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Chinese jazz musician releases new album

By Chen Nan | China Daily | Updated: 2018-07-21 14:53

Jazz pianist Luo Ning and his latest album.[Photo provided to China Daily]

"We had a splendid time working together. Luo played all the piano and electric piano tracks. He's been to Cuba to learn music before so he knows how to perform in the language of Latin music."

Luo, who started learning classical piano at 4, studied at Xinjiang Arts University before arriving in Beijing in 1996 to pursue his jazz dreams. In 2010, he furthered his musical education at the University of Arts of Cuba where he studied with Cuban pianist Chucho Valdes. The eight-time Grammy Award winner, now 75, immediately opened Luo's eyes to the jazz genre, Afro-Cuban music and Latin American rhythms.

Luo and Weckl worked together to compose a song titled Life Philosophies for this latest album. The song was based on an earlier piece that Luo wrote.

"Many of my compositions come from my intuition. During my childhood, I liked improvising while playing classical piano pieces. It's about capturing feelings at a particular moment," says Luo, who wrote For Us and Everyday Is A New Day for the album.

He also performed Stella By Starlight, arguably one of the most popular jazz standards of all time, You're My Everything, a 1931 song composed by Harry Warren, and Blue in Green, composed by trumpeter Miles Davis and pianist Bill Evans.

"When I first heard his music, I thought these works were so special. The musicality was so subtle, and it had different cultures clashing into each other," says bass player Kennedy of Luo's album.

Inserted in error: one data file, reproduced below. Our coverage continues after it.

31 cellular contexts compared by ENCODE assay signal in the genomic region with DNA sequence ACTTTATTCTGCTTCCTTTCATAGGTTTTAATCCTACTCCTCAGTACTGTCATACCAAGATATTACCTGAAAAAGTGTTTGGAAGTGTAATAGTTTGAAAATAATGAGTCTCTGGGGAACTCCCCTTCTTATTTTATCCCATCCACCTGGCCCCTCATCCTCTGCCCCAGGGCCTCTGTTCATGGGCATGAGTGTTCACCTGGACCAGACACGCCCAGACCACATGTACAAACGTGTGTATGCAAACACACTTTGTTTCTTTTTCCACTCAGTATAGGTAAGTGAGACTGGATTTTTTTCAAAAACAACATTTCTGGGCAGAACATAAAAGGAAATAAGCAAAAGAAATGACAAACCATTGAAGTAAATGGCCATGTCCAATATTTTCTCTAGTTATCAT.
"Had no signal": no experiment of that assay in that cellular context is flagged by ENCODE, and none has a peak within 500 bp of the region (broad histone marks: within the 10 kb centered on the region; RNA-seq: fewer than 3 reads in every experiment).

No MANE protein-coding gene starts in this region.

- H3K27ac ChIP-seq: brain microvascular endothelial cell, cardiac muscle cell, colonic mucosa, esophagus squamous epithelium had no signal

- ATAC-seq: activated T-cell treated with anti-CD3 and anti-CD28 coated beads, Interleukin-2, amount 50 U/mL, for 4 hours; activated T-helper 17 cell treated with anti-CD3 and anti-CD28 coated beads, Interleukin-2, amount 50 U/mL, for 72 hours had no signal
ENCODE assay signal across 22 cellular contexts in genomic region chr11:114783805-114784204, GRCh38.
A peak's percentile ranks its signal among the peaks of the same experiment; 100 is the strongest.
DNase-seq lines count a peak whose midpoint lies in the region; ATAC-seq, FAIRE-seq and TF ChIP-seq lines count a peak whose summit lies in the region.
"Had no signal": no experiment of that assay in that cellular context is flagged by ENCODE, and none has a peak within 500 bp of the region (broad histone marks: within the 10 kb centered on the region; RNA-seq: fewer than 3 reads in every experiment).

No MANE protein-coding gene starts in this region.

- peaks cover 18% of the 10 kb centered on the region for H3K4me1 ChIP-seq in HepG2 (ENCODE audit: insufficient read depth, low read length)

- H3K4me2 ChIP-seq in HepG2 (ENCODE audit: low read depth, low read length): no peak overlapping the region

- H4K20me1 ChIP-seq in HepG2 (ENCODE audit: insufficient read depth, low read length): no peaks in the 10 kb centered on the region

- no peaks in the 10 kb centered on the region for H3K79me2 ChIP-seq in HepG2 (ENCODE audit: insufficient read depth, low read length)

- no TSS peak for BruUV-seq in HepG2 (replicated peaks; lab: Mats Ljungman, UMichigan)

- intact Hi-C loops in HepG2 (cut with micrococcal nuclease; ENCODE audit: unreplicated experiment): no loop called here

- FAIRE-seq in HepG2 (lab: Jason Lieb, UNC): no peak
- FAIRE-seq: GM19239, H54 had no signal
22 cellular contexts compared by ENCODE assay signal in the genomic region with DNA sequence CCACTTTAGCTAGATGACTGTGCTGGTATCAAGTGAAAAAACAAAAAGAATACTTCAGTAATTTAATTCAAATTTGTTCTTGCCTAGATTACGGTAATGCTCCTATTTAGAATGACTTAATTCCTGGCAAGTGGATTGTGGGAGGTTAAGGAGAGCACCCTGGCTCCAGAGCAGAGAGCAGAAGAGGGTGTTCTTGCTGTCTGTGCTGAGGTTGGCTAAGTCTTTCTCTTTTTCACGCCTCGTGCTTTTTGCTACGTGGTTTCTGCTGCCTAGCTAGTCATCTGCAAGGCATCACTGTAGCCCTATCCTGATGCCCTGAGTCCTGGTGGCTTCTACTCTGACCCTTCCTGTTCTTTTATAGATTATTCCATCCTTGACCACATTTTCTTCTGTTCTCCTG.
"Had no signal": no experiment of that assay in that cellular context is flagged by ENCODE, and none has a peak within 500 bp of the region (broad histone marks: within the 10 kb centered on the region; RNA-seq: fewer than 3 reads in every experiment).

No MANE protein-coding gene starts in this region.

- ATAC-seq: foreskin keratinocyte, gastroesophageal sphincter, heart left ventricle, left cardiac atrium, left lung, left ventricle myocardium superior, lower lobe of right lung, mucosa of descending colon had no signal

Luo says that his music is influenced by his hometown of Urumqi, the capital of Xinjiang Uygur autonomous region - many of his works feature ethnic music elements. He also likes to fuse jazz with music from Xinjiang, including the pieces The Beautiful Kashgar, Xinjiang Xinjiang and The Heart of Sayram Lake.

He has also experimented combining jazz with other types of Chinese music. One of his earlier works is Farewell My Concubine, which was inspired by the famous Peking Opera piece of the same name performed by late master Mei Lanfang (1894-1961). Luo wrote his rendition in 2011 after visiting Mei Baojiu, son of Mei Lanfang, who is also a Peking Opera master.

When Luo first came to Beijing in the 1990s, he met renowned jazz musician Liu Yuan, who is considered one of the pioneers of jazz music in the country. Liu, a Beijing native who started out as a folk musician in his early 20s, first learned saxophone in the 1980s when there were only five or six professional jazz musicians in Beijing.

Liu often jammed with other musicians at East Shore Live Jazz Cafe, a famous jazz bar located nearby Beijing's Houhai Lake.

On July 22, Luo will perform at a jazz festival in Marseille, France, at the invitation of Huang Yong, the president of the China Jazz Association.


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